Smear tests aren’t particularly fun, but they’re an essential part of being a woman. As soon as you hit the ripe old age of 25, you should be called in to your registered GP surgery for essentially what is a check-up on your womanly health. These check-ups need to take place every three years to ensure any abnormalities are identified and treated as swiftly as possible, avoiding the horrendous circumstances that lead to Jade Goody’s (among many others) premature death. Scientific evidence has shown that if women are screened every three years, more than 90% of pre-cancer cases are picked up – that hugely increases any woman’s chance of leading a happy, healthy, problem-free life, so why are smear tests actually on the decline in the UK? Why are so many women scared of a simple, painless and quick procedure that (put simply) could possibly save their life?

With a history of abnormalities, colposcopies and invasive treatments in my family (my Mum, Aunt and Nan have all been in and out of hospital with gynecological issues over the last thirty years,) I know that a regular smear test is vital for any issues to be caught and dealt with swiftly. But in 2015 there are still thousands of young girls and women that are simply cacking their pants about an impending smear test, putting it off and working themselves up into such a state that they’re petrified by the time that they step through the surgery door. After discussing this on Twitter, I decided to speak openly about my experiences and explain exactly what happens in the hope of helping a few others feel a little more comfortable with the prospect. This may not be relevant to everybody (in fact I’m sure the majority of readers have already experiences a smear,) but if it helps one more woman pluck up the courage to book an appointment – my job here is done.

What tools do they use during the procedure? 
A smear test involves two things: a plastic pair of forceps and a little plastic brush. Each time a smear test is conducted the nurse will use a brand new set, fresh out of the sterile packaging. The forceps are used to open the cervix so the little brush can retrieve a sample for testing; because no cervix is ever the same, there are a variety of sizes of forcep to make the procedure as quick and easy as possible. Your nurse will start with the ‘average’ size (which tends to be best for the majority of people,) moving up or down if required. Although there are horror stories about metal clamps and sitting with your legs akimbo, this is a really old fashioned way of administering a smear – in 2015, it’s a lot less surgical and as simple as getting your jabs.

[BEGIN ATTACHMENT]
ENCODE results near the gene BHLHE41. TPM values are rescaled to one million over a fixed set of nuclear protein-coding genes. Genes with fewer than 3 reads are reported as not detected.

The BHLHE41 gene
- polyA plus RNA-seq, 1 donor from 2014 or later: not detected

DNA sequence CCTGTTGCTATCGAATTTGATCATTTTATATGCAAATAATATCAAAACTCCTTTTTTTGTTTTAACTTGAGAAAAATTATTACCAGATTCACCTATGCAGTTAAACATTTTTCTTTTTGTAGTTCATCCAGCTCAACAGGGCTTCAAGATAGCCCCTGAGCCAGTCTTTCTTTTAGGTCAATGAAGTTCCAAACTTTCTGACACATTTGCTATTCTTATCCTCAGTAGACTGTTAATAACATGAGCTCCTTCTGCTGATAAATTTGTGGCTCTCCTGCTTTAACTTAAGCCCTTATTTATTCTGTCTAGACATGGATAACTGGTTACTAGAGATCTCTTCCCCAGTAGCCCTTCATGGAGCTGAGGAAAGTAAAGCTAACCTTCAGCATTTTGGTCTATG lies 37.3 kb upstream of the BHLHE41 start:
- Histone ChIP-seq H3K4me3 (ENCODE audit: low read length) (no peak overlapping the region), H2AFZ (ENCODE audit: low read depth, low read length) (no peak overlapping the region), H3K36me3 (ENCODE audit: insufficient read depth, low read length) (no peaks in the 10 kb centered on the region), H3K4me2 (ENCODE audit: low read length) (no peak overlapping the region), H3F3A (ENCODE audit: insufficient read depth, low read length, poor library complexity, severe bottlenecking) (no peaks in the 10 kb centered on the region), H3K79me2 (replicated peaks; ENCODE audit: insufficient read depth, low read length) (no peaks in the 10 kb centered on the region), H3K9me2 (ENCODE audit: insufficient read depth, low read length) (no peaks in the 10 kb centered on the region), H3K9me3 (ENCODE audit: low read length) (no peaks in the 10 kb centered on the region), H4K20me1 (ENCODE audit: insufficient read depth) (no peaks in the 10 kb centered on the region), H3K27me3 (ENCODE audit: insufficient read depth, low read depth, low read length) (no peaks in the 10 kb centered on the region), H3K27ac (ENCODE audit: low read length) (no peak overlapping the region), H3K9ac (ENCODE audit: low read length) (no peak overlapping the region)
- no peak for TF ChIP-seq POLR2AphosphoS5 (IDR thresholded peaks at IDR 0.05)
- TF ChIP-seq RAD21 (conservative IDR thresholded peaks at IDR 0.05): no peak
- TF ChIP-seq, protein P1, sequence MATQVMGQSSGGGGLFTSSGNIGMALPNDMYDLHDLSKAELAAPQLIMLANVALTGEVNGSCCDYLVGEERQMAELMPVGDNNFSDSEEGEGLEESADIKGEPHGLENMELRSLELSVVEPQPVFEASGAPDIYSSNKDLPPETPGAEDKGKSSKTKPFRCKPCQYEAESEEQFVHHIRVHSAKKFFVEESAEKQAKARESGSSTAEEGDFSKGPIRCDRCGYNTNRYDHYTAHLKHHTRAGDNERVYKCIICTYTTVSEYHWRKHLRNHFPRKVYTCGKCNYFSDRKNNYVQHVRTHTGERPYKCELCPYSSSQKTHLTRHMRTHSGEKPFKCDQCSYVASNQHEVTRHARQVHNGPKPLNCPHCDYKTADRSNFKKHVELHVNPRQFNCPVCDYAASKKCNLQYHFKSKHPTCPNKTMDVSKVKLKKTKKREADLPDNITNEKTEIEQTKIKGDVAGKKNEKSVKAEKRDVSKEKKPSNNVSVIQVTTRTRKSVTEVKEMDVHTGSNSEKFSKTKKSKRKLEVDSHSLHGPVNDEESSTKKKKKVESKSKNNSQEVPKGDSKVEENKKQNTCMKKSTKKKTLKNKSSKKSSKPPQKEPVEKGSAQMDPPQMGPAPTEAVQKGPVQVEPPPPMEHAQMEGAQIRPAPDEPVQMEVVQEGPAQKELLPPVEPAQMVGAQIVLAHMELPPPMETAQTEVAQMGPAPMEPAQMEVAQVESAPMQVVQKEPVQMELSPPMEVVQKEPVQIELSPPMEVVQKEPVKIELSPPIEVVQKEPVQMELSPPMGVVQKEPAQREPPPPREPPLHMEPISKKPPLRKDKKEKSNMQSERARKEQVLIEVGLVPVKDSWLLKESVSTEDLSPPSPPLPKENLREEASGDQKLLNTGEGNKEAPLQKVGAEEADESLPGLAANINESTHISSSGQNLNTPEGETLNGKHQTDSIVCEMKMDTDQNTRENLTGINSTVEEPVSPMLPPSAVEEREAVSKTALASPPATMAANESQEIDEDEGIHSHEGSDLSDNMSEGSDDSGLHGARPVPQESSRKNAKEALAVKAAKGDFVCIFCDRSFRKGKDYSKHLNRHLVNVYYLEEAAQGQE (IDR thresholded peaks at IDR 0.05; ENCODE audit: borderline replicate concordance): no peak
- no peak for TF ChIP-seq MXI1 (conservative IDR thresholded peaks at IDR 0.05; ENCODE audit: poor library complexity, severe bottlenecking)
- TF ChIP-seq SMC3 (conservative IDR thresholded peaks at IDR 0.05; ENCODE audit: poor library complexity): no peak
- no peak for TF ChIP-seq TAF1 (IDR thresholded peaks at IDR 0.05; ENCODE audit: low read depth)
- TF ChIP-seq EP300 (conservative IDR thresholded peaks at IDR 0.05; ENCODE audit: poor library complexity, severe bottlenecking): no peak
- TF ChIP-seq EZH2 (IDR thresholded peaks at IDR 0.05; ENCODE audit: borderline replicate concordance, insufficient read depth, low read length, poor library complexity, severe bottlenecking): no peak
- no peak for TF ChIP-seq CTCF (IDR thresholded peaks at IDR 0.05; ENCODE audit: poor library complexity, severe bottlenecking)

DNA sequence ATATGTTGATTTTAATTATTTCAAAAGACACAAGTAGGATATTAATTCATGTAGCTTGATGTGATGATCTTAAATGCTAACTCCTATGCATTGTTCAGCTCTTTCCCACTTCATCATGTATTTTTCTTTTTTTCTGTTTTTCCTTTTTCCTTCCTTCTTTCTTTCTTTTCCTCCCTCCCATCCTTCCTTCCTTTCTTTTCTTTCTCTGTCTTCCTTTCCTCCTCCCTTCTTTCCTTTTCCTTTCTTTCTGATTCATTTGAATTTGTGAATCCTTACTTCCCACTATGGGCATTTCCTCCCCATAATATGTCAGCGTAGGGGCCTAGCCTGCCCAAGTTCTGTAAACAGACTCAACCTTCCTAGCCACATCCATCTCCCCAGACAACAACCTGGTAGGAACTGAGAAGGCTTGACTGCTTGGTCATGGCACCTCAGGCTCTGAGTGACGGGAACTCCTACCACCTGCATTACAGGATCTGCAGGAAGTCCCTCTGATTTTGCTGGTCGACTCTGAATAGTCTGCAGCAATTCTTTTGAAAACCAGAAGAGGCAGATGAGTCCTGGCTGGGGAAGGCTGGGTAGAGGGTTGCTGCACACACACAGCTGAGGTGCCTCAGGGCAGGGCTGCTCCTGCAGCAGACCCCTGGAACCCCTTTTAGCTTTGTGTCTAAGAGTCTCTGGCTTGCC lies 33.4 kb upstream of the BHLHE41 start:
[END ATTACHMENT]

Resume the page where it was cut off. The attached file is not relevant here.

What actually happens during a smear test?
The whole process takes about three minutes from beginning to end. You remove your knickers and jump up on the examination bed, either lifting your knees or sitting in a frog position to give the nurse the best view and access point. (This may sound cringey, but if you wear a skirt you can’t even see what she’s up to – lie back and think of Ryan Gosling!) The nurse will use a small about of lubricant on the forceps and insert them into your vagina, opening them slowly to allow her to find your cervix and take a sample. Once she’s found the right point, the little brush is used to swish around inside and take a sample of cells for testing. As soon as the brush is covered (usually about five quick swirls) the forceps are removed and you can pop back on your underwear… That’s literally it!

Does a smear test hurt? 
No, not at all. You may experience a little discomfort from the pressure of the forceps widening inside, or even a little tickle from the brush, but there is no pain whatsoever. I can assure you (if you’ve never experienced one before,) that after your smear you’ll wonder what all the fuss was about. The key thing is to relax as much as possible and the procedure will take seconds.

How often should I go for a smear test? 
Your first smear test should happen when you reach 25; the reason it’s no lower is because historically the smears were picking up on abnormalities that were just a result of the body changing and continuing to develop.  After your first one you should pop back in every three years for another check-up – your doctor should send you a reminder letter, but if not make sure you know when you’re due another test and book an appointment regardless.

Are there any side-effects?
You may experience slight period cramps or spotting for 24hrs afterwards, which is perfectly normal. This is simply because you’ve been prodded at a bit inside and your lady parts are delicate and sensitive. Other than that you wouldn’t even know you’d had anything done.

How long will it take to get the result? 
Within two weeks you should receive a letter through the post confirming the results. If your test comes back as normal then you don’t have to do anything at all. If your test shows abnormalities, then you’ll be asked to pop back for a colposcopy at the hospital; this is simply a closer look inside your cervix with a microscope and isn’t anything to worry about at that stage.

What happens if the results come back with ‘abnormalities’?
There are two types of abnormalities – cells that are pre-cancerous and have the potential to develop into something more serious, as well as cells that will simply return to normal without any treatment whatsoever. An abnormal result doesn’t mean cancer. An abnormal result doesn’t even necessarily mean you’ve got pre-cancerous cells. An abnormal results simply means there’s something worth having anther look at.

What tips would you give me for my first time? 
1. Wear a skirt or a dress so you feel less ‘exposed’ and nervous. If you have to wack off your trousers and literally lie on a table half-naked, then you’re going to feel uncomfortable; if you wear a dress or a skirt you won’t be able to see anything and you’ll feel a lot more covered.